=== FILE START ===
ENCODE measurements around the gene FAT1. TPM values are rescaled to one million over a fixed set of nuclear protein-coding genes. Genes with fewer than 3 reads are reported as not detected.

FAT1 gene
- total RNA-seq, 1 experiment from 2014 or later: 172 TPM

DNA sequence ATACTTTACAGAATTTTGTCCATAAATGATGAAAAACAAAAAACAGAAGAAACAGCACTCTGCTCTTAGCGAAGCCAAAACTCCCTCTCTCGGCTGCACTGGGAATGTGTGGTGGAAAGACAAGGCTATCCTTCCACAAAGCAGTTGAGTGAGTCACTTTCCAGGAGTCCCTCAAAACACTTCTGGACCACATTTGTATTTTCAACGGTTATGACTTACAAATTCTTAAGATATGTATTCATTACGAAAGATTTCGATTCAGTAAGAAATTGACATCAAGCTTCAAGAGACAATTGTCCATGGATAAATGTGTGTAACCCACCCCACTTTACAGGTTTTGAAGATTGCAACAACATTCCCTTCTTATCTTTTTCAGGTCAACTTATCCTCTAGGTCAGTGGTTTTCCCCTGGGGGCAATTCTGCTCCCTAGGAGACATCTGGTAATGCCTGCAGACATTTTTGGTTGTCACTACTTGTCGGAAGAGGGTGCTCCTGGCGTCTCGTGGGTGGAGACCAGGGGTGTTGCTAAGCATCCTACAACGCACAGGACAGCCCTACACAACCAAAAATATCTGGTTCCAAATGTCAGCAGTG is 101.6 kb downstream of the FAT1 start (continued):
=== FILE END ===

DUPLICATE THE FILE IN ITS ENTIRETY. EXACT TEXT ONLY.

ENCODE measurements around the gene FAT1. TPM values are rescaled to one million over a fixed set of nuclear protein-coding genes. Genes with fewer than 3 reads are reported as not detected.

FAT1 gene
- total RNA-seq, 1 experiment from 2014 or later: 172 TPM

DNA sequence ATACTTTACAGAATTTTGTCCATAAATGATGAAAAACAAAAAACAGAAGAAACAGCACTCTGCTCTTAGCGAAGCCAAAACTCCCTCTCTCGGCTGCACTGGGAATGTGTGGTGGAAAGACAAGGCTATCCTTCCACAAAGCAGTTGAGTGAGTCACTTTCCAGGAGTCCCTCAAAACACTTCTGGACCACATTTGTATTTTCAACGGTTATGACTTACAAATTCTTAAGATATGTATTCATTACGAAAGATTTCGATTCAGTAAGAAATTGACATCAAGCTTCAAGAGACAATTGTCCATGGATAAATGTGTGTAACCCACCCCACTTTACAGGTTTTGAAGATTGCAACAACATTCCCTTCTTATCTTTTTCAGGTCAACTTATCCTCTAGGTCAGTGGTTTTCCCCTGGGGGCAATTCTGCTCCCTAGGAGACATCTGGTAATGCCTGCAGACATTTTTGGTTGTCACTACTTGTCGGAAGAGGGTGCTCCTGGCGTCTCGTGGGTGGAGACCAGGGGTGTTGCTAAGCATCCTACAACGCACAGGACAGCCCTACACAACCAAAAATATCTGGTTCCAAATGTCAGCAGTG is 101.6 kb downstream of the FAT1 start (continued):